Manners Matter When Dealing Over Dinner

How to make a good impression at the table

In a column called “Managing Your Career” that appeared last year in The Wall Street Journal, writer Hal Lancaster observed, “Employers complain that young managers reared on microwave meals have not been trained to dine in polite company.” This is an unfortunate phenomenon, since many a deal has been made over a meal.

Mealtime manners may not make or break a career, but table companions notice how their fellow diners hold their utensils, practice the art of conversation and even how they use their napkins. The following are reminders of how one should and should not act at the table.

Sometimes diners are confronted with a mind boggling array of utensils, often two or three forks to the left of the plate, two spoons and a knife to the right, a dessert spoon and fork above the plate and a butter knife on the butter plate. There are some general rules about choosing the correct fork or spoon, no matter the setting.

  • Begin using the outermost silver, to the far left and far right of the plate.
  • Use the knife on the butter dish to serve a pat of butter onto the butter plate, and use the knife on the bread-and-butter plate to butter the bread.
  • Use the silver above the plate for desserts.
  • When finished with a course, place the knife and fork together on the plate at 4 o’clock, handles to the right and knife edge inward. After finishing soup, place the spoon to the right of the bowl on the plate on which the soup was served.
    While understanding glassware may be the most straightforward part of mealtime manners, there is a bit to it.

  • Water glasses are typically the first ones set, above the knife. The rest are placed to the right of the water glass.
  • A milk or soft-drink glass is brought by request and is placed just to the right of the water glass and closer to the table edge.
  • Wine glasses are placed farthest to the right and closest to the table edge.
    Any discussion of table manners is incomplete without pointers on the appropriate use of the napkin. During the meal, a napkin helps save face literally and at the end, the proper napkin placement signifies the diner has finished.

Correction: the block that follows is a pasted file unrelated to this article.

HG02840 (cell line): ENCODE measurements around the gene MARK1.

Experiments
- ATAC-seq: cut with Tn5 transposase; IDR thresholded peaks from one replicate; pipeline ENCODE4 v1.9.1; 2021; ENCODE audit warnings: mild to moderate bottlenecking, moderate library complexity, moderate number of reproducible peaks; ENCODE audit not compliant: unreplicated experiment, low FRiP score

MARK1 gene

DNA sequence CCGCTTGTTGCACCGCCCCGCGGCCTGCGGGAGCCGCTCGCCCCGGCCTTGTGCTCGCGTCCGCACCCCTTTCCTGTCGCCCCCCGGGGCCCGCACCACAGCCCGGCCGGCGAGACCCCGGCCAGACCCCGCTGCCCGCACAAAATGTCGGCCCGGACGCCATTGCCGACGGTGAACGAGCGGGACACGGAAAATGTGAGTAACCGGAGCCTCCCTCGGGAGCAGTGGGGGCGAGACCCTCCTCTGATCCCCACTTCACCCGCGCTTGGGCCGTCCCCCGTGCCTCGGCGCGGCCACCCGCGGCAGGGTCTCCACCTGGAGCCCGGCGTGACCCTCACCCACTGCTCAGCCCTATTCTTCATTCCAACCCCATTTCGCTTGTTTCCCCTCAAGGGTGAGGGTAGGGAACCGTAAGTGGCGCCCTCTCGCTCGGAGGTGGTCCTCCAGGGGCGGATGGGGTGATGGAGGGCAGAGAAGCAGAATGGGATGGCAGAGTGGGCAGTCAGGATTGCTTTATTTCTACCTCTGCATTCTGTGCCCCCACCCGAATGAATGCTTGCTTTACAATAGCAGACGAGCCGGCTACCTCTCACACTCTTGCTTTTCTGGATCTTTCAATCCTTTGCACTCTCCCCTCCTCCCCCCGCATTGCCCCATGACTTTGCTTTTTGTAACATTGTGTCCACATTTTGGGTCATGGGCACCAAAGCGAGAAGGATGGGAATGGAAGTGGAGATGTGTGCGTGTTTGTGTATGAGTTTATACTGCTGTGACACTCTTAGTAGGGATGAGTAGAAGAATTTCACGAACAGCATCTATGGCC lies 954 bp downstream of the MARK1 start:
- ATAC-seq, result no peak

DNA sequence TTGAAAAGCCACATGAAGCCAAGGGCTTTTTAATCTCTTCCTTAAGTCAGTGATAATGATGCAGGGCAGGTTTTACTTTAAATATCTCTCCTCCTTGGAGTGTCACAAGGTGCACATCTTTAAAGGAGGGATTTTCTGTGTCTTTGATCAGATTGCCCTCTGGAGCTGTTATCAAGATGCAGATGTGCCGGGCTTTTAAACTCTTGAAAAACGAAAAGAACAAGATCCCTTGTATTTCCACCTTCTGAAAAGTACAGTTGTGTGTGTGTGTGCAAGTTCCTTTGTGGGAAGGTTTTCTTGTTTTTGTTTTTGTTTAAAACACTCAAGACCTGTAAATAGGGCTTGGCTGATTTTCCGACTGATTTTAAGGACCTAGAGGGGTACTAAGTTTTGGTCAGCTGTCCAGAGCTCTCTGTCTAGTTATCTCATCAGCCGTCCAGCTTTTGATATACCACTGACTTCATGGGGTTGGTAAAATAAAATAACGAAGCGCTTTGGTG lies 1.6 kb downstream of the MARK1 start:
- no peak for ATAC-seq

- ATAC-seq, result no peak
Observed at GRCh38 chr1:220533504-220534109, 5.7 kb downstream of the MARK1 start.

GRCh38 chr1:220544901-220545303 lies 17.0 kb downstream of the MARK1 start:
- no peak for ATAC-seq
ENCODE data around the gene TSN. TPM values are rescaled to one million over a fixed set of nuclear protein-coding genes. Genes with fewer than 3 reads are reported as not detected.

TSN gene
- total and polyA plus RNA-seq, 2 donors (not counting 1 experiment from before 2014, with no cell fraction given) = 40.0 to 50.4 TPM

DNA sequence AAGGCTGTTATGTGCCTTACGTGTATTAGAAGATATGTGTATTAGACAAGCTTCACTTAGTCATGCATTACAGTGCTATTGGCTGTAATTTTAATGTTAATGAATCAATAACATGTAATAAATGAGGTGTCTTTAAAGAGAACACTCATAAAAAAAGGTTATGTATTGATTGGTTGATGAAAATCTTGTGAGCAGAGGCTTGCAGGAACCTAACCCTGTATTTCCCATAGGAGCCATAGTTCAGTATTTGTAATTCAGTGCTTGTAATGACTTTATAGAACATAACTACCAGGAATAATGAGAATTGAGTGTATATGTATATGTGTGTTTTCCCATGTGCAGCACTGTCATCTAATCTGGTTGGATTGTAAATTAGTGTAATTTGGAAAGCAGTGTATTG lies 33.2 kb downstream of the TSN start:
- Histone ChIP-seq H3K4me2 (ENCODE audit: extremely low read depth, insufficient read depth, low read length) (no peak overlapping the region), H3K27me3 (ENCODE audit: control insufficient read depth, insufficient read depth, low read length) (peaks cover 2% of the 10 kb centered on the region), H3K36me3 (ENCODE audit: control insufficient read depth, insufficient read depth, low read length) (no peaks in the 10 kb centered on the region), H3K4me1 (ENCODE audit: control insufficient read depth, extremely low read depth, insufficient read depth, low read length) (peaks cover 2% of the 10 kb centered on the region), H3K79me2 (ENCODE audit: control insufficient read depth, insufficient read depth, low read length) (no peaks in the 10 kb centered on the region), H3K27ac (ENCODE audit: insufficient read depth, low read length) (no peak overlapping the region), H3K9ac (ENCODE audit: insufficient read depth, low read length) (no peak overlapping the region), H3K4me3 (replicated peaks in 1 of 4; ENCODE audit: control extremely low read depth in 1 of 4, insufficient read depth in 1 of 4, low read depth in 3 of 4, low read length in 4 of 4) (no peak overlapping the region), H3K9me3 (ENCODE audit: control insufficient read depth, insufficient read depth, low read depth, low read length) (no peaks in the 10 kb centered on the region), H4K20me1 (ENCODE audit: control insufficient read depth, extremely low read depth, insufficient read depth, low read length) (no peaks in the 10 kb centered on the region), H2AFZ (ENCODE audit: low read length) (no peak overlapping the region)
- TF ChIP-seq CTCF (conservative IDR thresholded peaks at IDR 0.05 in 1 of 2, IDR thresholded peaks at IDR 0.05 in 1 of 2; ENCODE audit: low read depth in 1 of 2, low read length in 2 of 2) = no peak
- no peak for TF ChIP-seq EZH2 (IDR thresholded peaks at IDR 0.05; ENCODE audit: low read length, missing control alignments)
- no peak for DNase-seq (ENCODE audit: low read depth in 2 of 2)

Napkins can be set in several places: to the left of or under the forks, in the center of the plate or in a water goblet or the coffee cup, both of which would be to the right of the plate. It is important to select the correct napkin; taking the wrong one can leave someone across the table without one. Everyone at the table should put their napkins in their laps after the host has done so; this signals the start of the meal.

    During the meal, the napkin is used to clean the mouth before taking a drink, to cover a cough or sneeze and to wipe tears away after a particularly well-told story. Never use the napkin to polish silverware (discreetly ask the server to bring a new piece) or to cover an item of food. People who excuse themselves during the meal but plan to return should place their napkins on their chairs.

    At the end of the meal, diners should take the napkin with one hand and place it on the table, but not on the dishes. Do not refold the napkin.

    A few final dining tips:

  • Do not touch anything on the table until the host picks up her napkin or takes a sip of water.
  • Diners should avoid discussing their diets during the meal. People do not want to hear how unhealthy a dish is as they take a bite.
  • Those wearing lipstick should wipe their mouths with the napkin before taking the first sip of any beverage.
  • Chewing ice is always inappropriate.
  • When ordering à la carte, avoid messy foods like ribs, sandwiches and spaghetti. These choices can cause distractions and end up on clothes.
  • Any food problems should be brought to the waiter’s attention away from the table to avoid subjecting other diners to a scene.
  • When a toast is given, the honoree never takes a drink. Doing so would be equivalent to applauding his own speech.
  • When the meal is over, any facial fixing, like reapplying lipstick, should be done in the rest room, not at the table.
  • Jana M. Kemp is a Boise, Idaho-based time-management consultant. She publishes a quarterly newsletter called Better Meetings for Everyone (

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